Saturday, May 18, 2024

Bending Reality

I write of love and death. What other subjects are there?
— Arthur Schnitzler,, born  in 1862

 Toadally awesome! Psychedelic toxins from toads could treat depression and anxiety New Scientist 

Most Dementia Patients ‘Return’ Before Death And It’s Unclear Why ScienceAlert 

PLEASE STOP EMAILING US HARRIET. The internet is still good, people are still good.

Study discovers cellular activity that hints recycling is in our DNA

Scientists Confirm Exercise Slows Down The Perception of Time Science Alert

Bending Reality: Einstein Meets Quantum Mechanics in Antarctic Ice SciTech Daily

 ‘To the train lady with dark brown hair … ’: extraordinary stories of four couples who found love via small ads

Do you remember our post about the artist who illustrates Missed Connections found on Craigslist? This article on The Guardian is a fascinating foray into the subject… 

It would be nice to know the very first time someone did it: liked the look of someone, missed a chance to get their details, and so searched for them instead through printed words. Though he may not have been the first, Samuel Reeves did it in 1709. Writing in the British periodical the Tatler, Reeves sought the attention of a woman he had helped out of a boat. He “desire[d] to know where he may wait on her to disclose a matter of concern”, he said, and provided an address where he could be reached […] Two centuries ago, the person you met eyes with at the theatre probably read the same high society journal that you did. Today, what are the chances that the girl on the train platform also uses Craigslist, and will check it at exactly the right time: not before, but after you’ve posted?

Read the full article here.

The Patagones or Patagonian giants were a race of giant humans rumoured to be living in Patagonia and described in early European accounts. They were said to have exceeded at least double normal human height, with some accounts giving heights of 13 to 15 feet (4 to 4.5 m) or more. Tales of these people would maintain a hold upon European conceptions of the region for nearly 300 years.

Read up about it on Wikipedia.

The Girl with the Needle — Scandi-noir fairytale lavishes on the gloom Magnus von Horn’s film in competition at Cannes offers sweet promises and bitter consequences

Dark forces are tirelessly at work in Magnus von Horn’s Cannes competition film The Girl with the Needle, a Scandi-noir fairytale based on real events that occurred in 1910s Copenhagen. If the title evokes both Vermeer and Stieg Larsson, that isn’t entirely misleading: gorgeous use of natural light and the inkiest depths of human depravity are both on display.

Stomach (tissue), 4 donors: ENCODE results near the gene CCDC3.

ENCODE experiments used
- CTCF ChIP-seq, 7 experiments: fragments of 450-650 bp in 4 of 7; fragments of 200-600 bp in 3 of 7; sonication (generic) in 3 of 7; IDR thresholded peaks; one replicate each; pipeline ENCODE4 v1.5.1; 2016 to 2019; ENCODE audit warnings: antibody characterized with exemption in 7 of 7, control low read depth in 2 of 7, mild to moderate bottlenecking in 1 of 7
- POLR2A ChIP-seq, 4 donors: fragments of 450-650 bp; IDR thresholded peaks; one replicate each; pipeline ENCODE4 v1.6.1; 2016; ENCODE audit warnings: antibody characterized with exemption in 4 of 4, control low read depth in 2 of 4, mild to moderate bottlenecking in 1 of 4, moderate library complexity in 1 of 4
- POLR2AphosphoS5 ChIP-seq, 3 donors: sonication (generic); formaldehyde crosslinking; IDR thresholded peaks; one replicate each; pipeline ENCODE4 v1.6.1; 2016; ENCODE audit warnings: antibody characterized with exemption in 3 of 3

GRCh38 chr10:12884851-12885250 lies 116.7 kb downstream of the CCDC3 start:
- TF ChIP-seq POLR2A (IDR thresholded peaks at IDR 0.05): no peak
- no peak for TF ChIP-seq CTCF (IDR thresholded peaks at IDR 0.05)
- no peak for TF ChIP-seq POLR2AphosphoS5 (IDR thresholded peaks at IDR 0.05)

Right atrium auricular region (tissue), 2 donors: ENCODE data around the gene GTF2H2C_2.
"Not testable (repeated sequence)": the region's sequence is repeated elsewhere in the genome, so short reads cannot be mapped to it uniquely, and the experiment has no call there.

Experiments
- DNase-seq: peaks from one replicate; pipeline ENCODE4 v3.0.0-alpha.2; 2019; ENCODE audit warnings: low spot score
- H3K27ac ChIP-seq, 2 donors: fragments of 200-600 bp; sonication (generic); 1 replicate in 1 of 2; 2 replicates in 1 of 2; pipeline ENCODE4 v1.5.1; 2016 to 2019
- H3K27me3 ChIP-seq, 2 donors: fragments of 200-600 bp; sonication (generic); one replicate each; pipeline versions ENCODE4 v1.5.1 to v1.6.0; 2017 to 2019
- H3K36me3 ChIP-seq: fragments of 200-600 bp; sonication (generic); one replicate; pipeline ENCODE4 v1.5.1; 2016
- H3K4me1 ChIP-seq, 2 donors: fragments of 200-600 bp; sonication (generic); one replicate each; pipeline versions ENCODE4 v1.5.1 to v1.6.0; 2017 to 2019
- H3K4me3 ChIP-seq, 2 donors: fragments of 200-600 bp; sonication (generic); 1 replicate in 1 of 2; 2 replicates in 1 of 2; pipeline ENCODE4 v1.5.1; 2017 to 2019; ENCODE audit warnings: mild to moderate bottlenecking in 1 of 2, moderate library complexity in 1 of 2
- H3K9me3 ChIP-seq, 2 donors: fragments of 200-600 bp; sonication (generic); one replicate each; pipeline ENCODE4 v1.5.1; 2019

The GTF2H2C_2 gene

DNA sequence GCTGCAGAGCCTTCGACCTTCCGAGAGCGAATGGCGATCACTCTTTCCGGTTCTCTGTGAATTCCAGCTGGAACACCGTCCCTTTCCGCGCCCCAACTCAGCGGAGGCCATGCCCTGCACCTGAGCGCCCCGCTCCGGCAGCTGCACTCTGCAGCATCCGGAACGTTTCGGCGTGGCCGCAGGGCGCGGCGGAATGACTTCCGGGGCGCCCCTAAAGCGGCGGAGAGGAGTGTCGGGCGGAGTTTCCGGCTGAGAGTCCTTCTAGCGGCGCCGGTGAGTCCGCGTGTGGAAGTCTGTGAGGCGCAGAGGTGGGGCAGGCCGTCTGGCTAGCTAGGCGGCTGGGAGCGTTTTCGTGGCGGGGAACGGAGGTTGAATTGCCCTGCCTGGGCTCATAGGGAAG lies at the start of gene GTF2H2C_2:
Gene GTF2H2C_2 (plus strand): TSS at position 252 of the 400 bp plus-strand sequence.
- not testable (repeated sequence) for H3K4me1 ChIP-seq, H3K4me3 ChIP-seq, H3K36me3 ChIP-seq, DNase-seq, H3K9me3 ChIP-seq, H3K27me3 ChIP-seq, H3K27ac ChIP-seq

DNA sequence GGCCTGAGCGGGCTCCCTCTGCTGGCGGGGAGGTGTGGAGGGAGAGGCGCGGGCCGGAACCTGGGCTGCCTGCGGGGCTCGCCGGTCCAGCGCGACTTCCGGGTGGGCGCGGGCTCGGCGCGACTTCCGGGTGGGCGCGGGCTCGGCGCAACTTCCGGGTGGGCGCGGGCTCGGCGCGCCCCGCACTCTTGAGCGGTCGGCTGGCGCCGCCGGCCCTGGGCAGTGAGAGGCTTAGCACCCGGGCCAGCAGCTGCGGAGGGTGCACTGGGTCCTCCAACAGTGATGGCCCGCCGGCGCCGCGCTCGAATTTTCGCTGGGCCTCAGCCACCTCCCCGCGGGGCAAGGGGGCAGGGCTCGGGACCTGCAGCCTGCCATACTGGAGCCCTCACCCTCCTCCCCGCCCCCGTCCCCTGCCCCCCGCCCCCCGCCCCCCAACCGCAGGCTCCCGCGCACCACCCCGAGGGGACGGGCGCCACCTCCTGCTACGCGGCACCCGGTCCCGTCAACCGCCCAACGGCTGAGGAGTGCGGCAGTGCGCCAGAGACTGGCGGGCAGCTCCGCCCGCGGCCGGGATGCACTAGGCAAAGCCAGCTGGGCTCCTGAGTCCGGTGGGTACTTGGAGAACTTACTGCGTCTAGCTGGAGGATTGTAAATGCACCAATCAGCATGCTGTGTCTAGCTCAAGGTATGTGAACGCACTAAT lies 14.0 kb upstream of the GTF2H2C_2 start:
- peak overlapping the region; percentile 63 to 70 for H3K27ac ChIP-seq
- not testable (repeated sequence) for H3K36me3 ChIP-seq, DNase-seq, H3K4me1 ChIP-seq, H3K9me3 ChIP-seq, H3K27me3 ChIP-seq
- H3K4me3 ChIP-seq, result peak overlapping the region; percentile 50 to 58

We first find poor but plucky seamstress Karoline (Vic Carmen Sonne) washing herself at a dirty basin shortly before being evicted from her shabby lodgings. Her husband is missing in action against Germany in the first world war while she scrapes a meagre living on a factory floor. Everything is captured in a gorgeously shot black and white that can feel at odds with the milieu — poverty and misery uncomfortably aestheticised.
Hope first arrives in the top-hatted form of factory owner Jørgen (Joachim Fjelstrup), a dapper Willy Wonka of textiles who rewards the working women with celebratory toasts and showers attention on the love-starved Karoline. In a sly script co-written by von Horn and Line Langebek, acts of kindness are drip-fed, dispensed like rarely tasted bonbons to lift the spirits. But the Cinderella story is cut short. Midnight strikes early as Karoline’s battle-scarred husband returns from the front and Jørgen’s finely tailored frock coat is revealed to conceal a lack of backbone. Overall, the male characters here are, to a man, weak, complacent or worse.
Better, surely, to rely on the sisterhood and the supportive shoulder offered to the unhappily pregnant Karoline in a bathhouse by older single mother Dagmar (Trine Dyrholm), who presents the chance of employment in her confectionery shop. But again, the sweet sniff of a better life will be followed by a bitter aftertaste, the gloom encroaching with ever greater ferocity this time. Dirty wash basins and evictions will become a relatively fond memory.
At times the film could do with a lighter touch. For example, when Karoline is suddenly seen knitting, you don’t have to be Chekhov to know that the needle will soon be used for a purpose more sinister than handicraft. Meanwhile, the glowering soundtrack announces every new act of wickedness with heavy underlining. But with fine acting all round, this is a grimly compelling piece of Danish gothic whose seams are largely kept hidden under the cover of darkness.

Cannes Film Festival continues to May 25, festival-cannes.